Campus News

Senior Symposium 2016 Preview, Part 1

April 22, 2016

Lisa Gulasy

The Office of the Dean of Arts and Sciences and the Office of the Dean of Studies invite all members of the campus and community to celebrate the academic and artistic endeavors of members of the Class of 2016 at the seventh annual Senior Symposium on Friday, April 29, 2016.

The symposium begins at 1 p.m. in King 306 with opening remarks from Tim Elgren, dean of the College of Arts and Sciences. Concurrent panels begin at 1:30, 2:45, and 4 p.m. in various rooms on the third floor of King, and a reception in the Rice/King Courtyard will begin at 5:15 p.m.

This year, more than 50 seniors and fifth-years on 17 panels will each give a 12-minute presentation regarding work they performed for honors or capstones or research they conducted individually or with a faculty mentor.

To get a sense of the rich variety of topics covered at this year’s symposium, the Source is sharing a handful of project abstracts written by presenting seniors in the days leading up to the event. Learn more about the students included in today’s batch by clicking individual photos in the gallery above.

Katherine Moncure, “Inverted Quarantine: Individual Response to Collective Fear”

In Shopping Our Way to Safety (2007), sociologist Andrew Szasz coined the term “inverted quarantine” to describe how Americans react to the changing natural environment. Inverted quarantine, or the impulse to remove oneself from perceived environmental dangers, often manifests in consumption behavior such as consuming only organic food, drinking filtered or bottled water, moving from a city to a suburb, or even being enclosed in a gated community. Although inverted quarantine may result in some form of protection, in the long run it is unsustainable in the face of the changing natural environment. Through investigations in literature and in-depth interviews with Ohio farmers, Oberlin College students, and parents in Fairfield County, Connecticut, this study examines different ways that environmental dangers are perceived and addressed across three different demographics.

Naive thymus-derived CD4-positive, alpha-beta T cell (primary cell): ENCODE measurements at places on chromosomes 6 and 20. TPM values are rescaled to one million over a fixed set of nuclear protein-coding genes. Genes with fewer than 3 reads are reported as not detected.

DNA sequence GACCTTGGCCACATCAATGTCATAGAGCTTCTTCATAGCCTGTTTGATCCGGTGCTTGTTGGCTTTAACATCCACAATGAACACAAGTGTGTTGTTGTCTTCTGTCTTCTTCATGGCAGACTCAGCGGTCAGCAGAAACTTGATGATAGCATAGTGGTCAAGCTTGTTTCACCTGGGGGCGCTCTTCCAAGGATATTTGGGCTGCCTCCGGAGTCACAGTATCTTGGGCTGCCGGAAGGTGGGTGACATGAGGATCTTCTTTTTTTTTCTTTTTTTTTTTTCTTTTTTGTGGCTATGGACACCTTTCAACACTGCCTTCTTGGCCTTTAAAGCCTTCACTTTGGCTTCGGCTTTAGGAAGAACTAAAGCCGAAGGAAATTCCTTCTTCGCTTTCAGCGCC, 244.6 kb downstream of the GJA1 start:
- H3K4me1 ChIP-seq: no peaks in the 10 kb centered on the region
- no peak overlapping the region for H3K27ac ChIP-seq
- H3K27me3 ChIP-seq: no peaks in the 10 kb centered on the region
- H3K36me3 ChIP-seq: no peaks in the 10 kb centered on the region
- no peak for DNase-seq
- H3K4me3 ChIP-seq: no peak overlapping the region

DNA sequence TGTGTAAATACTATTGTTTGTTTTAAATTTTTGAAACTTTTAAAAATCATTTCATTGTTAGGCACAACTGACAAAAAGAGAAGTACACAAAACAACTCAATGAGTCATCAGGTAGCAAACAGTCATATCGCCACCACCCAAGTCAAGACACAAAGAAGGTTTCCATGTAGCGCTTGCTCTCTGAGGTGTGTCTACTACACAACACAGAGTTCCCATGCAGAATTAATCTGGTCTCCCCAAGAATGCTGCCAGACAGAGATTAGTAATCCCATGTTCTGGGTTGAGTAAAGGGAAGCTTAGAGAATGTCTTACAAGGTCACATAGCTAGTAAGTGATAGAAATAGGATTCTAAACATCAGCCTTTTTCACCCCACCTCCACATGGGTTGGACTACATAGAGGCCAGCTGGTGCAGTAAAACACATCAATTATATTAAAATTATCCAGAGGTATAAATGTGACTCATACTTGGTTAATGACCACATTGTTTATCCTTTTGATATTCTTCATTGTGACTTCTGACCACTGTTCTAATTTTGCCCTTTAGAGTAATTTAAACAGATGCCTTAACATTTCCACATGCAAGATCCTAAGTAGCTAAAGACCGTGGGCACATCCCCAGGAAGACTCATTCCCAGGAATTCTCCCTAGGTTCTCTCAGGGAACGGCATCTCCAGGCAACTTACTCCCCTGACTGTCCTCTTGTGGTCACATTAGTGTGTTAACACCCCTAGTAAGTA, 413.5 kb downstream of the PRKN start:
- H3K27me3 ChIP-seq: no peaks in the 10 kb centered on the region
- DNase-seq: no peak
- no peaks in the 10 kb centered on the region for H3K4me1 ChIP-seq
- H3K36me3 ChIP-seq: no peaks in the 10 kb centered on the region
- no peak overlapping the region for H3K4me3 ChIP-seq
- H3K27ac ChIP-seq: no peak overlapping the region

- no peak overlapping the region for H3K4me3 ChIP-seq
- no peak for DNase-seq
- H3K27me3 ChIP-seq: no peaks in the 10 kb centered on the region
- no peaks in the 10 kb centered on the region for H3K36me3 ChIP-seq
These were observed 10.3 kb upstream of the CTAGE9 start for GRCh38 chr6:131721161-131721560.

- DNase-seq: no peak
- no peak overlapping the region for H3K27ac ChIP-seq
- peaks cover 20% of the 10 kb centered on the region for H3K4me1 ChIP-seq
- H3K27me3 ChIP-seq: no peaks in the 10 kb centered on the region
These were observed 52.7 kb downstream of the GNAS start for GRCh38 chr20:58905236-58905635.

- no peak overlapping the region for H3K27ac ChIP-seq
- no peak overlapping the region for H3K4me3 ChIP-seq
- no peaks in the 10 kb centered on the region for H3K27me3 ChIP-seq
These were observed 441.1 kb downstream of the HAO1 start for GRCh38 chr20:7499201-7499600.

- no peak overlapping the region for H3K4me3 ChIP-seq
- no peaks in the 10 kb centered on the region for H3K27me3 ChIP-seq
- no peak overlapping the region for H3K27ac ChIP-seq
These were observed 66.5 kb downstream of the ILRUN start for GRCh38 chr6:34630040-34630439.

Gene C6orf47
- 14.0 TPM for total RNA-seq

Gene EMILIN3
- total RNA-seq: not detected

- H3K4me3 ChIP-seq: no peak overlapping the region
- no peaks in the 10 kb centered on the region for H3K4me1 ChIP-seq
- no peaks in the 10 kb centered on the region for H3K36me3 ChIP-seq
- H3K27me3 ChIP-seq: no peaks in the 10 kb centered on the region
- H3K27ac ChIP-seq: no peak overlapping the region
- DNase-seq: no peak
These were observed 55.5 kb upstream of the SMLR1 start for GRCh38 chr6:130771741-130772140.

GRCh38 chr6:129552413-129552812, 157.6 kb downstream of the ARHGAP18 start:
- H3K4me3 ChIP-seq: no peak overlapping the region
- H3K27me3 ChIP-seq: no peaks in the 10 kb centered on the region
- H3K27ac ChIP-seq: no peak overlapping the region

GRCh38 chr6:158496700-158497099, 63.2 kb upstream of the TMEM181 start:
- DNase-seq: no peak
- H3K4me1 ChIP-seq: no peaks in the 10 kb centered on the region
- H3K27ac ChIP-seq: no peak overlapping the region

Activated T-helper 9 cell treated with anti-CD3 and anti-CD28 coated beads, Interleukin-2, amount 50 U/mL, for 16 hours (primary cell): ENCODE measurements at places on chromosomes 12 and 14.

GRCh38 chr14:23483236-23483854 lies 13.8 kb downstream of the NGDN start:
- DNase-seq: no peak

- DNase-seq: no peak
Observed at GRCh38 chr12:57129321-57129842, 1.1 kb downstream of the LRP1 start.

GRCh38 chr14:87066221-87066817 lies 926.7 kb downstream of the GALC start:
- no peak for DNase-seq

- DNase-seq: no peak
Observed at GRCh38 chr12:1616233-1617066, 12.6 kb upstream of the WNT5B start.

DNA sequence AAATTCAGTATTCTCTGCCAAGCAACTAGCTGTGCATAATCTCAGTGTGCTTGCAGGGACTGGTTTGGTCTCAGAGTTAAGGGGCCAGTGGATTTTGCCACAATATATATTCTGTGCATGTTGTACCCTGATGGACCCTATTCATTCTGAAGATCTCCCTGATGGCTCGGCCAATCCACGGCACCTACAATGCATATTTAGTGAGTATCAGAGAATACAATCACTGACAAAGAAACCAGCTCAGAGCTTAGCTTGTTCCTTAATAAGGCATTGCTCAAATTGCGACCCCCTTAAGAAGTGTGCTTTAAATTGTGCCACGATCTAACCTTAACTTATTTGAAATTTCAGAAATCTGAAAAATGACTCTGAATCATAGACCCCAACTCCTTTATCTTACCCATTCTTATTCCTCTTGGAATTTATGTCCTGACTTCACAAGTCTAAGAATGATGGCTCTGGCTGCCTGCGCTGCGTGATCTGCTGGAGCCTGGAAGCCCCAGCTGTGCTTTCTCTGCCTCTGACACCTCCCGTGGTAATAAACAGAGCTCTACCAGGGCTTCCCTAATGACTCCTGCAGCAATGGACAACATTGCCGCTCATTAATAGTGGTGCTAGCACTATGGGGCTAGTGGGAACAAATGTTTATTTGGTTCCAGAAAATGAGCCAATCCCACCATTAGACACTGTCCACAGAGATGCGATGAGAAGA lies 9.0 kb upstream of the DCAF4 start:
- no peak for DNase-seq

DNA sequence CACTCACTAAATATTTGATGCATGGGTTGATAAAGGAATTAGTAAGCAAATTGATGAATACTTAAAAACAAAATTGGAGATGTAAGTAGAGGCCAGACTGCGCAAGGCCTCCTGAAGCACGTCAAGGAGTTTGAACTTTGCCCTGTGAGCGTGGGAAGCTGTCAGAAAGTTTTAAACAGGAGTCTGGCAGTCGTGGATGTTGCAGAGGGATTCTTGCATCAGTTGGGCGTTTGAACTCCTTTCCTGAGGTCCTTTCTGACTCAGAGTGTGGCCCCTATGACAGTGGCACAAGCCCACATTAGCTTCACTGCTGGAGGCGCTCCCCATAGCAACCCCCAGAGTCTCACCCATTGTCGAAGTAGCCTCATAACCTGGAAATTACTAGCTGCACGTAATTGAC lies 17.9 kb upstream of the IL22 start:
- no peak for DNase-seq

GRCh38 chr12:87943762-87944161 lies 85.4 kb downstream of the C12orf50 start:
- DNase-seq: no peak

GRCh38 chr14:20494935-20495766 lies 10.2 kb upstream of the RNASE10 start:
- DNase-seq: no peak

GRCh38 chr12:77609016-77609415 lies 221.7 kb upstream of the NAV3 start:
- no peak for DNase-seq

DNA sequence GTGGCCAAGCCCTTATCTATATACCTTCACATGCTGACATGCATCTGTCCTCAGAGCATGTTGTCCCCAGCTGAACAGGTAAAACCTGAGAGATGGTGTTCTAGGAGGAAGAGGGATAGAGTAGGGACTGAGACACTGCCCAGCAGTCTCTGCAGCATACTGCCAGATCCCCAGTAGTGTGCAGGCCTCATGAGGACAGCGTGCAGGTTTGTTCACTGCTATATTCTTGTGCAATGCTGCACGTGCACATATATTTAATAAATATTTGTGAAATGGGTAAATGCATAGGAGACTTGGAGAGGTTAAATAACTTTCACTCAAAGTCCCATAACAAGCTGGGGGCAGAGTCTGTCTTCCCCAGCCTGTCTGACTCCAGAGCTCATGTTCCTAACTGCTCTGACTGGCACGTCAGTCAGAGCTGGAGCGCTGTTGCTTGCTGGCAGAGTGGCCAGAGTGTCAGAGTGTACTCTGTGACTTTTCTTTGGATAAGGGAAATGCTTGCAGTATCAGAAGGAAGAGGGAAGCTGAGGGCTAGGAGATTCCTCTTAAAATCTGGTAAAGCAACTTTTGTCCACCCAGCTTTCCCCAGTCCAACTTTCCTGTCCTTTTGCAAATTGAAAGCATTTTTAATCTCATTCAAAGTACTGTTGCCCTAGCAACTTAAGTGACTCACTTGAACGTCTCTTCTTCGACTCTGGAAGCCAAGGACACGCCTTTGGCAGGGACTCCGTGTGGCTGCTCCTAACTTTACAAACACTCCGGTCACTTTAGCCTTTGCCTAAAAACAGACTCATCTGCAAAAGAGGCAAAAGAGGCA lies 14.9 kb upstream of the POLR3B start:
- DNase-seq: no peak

Madeleine Aquilina, “Boston’s Villa Victoria: A Space Produced”

Aquilina’s research situates the activism and architectural structures of Villa Victoria, a community-designed public housing project in Boston’s South End, into broader 20th-century discourses of urbanism. In 1968, the city of Boston sought to displace Puerto Rican residents in order to redevelop the neighborhood and was met with organized resistance, which eventually resulted in resident control and design of the housing project. Aquilina uses archival materials and visual analysis to identify a slippage between the aims of the activists and the resulting architectural image. Relying on the theoretical apparatus from French neo-Marxist sociologist Henri Lefebvre, her research seeks to reconcile the radical activism and architectural schemes by broadening definitions of space beyond the physical.

Timothy Chung, “Clades Variana: The Literary Shadows of Teutoburg in Tacitus’ Annals